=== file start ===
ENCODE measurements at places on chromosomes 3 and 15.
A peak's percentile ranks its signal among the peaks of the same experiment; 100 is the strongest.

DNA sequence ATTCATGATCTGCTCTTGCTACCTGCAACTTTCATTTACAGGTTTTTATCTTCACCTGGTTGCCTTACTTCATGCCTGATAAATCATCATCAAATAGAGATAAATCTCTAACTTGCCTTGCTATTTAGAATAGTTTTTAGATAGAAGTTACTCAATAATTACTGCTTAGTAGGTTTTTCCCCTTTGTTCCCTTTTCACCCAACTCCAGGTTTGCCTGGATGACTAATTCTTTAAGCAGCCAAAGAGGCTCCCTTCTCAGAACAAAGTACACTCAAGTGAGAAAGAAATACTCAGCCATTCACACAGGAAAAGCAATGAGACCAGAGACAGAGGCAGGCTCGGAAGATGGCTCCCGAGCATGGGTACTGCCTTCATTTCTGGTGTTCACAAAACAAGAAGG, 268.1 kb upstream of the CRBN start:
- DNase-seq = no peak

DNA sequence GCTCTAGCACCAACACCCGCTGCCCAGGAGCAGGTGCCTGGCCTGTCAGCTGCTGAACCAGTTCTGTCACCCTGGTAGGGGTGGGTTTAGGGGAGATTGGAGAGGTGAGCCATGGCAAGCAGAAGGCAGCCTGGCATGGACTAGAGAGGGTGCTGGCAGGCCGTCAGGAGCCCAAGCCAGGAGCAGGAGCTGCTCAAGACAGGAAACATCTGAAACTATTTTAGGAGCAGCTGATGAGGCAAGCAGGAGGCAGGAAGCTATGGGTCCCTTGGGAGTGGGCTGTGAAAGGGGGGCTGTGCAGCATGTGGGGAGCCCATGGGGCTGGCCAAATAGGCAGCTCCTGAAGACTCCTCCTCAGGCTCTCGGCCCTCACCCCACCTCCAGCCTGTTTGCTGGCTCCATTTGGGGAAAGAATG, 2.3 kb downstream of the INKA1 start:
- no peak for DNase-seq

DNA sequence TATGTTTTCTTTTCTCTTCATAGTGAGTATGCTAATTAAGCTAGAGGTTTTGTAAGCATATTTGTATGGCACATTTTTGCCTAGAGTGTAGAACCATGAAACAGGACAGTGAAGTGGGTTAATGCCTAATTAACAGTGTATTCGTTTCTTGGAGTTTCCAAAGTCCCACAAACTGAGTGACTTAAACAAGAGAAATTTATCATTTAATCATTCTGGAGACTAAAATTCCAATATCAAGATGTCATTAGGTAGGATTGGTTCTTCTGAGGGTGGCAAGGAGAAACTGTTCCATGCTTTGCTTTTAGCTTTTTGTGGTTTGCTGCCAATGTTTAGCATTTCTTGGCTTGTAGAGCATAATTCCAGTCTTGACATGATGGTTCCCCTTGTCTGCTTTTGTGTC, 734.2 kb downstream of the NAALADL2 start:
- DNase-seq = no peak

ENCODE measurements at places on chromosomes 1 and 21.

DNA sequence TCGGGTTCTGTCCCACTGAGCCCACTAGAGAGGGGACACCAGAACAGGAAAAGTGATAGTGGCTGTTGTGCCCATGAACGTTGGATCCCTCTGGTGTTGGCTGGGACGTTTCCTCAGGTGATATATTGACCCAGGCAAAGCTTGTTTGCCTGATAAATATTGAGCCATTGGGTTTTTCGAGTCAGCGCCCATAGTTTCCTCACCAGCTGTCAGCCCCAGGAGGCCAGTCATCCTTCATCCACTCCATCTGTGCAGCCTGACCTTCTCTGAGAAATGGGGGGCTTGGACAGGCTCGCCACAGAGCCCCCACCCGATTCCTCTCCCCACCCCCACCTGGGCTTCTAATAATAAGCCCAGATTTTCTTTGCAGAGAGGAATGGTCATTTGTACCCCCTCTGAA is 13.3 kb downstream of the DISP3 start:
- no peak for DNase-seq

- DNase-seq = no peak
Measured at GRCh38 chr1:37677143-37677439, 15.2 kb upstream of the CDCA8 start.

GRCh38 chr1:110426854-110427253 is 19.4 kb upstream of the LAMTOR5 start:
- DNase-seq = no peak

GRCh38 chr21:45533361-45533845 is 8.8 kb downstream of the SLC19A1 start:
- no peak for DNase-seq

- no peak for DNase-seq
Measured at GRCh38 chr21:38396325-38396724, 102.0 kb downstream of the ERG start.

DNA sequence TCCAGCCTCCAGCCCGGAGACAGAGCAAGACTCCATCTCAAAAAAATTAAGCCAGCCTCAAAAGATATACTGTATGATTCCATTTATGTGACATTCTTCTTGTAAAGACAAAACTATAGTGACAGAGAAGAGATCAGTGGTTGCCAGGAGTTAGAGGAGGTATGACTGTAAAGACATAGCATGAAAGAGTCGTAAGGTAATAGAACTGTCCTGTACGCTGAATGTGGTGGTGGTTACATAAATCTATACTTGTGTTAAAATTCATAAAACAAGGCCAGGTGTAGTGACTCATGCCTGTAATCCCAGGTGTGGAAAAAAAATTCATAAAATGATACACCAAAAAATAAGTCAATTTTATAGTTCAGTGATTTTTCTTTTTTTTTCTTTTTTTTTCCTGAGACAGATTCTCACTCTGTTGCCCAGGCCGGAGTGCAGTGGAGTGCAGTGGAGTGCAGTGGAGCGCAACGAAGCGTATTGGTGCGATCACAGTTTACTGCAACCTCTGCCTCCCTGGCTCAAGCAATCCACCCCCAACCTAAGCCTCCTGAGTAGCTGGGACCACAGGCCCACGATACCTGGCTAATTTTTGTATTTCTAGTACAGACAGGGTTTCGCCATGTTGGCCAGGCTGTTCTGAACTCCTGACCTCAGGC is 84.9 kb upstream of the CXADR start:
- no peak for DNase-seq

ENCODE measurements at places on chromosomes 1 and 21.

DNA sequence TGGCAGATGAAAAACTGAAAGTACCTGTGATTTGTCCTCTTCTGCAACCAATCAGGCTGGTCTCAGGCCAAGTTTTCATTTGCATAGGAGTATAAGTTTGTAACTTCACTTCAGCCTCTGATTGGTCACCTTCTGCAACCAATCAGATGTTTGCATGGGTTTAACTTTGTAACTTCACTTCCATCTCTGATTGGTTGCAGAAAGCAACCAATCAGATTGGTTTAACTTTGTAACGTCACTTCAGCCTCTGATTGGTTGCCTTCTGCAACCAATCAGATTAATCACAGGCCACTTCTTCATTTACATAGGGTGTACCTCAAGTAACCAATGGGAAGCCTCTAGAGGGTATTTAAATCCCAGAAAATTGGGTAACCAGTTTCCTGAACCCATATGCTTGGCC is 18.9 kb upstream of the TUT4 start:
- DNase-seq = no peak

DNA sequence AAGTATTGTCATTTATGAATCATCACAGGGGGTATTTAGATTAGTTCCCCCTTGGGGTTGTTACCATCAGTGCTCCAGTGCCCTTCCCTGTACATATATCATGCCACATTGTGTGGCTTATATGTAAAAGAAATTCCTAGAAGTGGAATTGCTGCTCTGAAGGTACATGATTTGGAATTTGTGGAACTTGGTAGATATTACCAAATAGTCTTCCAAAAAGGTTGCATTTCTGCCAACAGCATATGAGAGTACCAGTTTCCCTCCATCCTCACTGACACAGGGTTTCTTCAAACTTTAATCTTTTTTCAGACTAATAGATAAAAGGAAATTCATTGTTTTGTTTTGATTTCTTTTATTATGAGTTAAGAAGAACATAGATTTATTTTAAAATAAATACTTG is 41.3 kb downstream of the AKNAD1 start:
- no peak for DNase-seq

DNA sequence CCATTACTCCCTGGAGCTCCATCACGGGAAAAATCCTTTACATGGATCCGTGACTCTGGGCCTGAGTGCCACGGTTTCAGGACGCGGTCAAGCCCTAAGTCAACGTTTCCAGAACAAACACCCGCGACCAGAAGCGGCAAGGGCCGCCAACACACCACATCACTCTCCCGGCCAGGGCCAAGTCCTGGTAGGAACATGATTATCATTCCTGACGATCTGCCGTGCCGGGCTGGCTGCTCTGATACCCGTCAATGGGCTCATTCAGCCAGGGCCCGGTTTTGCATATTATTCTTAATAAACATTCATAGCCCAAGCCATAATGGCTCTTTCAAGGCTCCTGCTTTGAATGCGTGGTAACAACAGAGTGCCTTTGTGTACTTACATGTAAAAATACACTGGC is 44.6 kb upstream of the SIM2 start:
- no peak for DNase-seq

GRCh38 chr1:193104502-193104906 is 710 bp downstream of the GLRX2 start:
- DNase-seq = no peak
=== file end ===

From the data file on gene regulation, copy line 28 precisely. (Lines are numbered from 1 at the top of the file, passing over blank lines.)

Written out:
- no peak for DNase-seq